The worldwide hunt for yield saw foreign ownership of the New Zealand share market increase to 36.3 per cent - it highest point since 2011, investment specialists JBWere said.
The level of foreign ownership was 32.6 per cent last year, JBWere said in releasing results of its survey, which covered 70 companies accounting for 96 per cent of the S&P/NZX All index.
JBWere said foreign ownership in the New Zealand market remained relatively high compared with many of its developed-market peers.
"This doesn't altogether surprise us given the New Zealand market consists of a number of high-quality, stable companies that, in many cases, pay attractive dividend yields," it said.
JBWere, noting the recent rise in world bond yields, said the current high levels of foreign ownership may soon diminish if international bond yields continue to rise in the aftermath of Donald Trump's success at last month's US presidential election.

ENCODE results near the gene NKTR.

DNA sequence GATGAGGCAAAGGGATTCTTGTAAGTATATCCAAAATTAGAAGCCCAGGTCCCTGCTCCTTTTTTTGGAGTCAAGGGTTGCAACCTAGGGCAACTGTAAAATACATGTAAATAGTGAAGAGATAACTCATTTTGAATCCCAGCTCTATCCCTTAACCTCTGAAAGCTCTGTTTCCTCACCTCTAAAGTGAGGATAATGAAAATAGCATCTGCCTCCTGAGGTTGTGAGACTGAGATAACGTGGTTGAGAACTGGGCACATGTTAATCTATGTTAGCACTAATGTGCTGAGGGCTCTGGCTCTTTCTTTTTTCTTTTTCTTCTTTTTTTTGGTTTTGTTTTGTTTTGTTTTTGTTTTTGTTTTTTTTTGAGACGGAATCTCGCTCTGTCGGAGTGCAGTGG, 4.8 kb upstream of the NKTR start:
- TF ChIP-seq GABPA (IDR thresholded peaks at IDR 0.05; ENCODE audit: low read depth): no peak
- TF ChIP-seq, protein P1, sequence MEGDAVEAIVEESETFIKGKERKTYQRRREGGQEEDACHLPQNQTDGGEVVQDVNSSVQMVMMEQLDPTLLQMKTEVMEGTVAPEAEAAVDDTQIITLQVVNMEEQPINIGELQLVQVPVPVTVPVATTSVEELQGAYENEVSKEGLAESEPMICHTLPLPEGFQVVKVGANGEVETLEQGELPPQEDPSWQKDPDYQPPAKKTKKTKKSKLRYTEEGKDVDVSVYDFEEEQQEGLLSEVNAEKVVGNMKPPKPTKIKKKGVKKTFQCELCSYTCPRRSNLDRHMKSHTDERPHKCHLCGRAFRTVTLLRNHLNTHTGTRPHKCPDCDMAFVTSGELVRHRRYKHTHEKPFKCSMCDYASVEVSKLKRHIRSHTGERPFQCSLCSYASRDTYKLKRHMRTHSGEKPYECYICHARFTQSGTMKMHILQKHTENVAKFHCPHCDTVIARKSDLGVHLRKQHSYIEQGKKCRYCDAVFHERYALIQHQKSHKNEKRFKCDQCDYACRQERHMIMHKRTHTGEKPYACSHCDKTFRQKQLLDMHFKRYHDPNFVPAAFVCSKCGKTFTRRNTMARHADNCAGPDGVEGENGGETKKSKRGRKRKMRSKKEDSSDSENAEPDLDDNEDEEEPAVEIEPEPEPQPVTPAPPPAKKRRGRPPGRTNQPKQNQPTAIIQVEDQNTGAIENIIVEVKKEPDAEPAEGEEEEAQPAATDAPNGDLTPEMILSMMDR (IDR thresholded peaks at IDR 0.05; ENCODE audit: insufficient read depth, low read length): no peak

"As at the time of writing, New Zealand equities trade at a 23 per cent premium to global equities, with low interest rates a key driver. Any change here could see our premium eroded," JB Were said.
In October, for example, a 23 basis point rise in US 10-year Treasury yields saw the equity market weaken by 5.5 per cent, and during November an additional 56 basis point rise in US 10-year Treasury yields saw the New Zealand market weaken a further 1 per cent.
"Accordingly, further increases in bond yields will likely be a headwind for the New Zealand equity market," JB Were said.
At the same time, an obvious by-product of higher bond yields is a more attractive fixed income market, it said.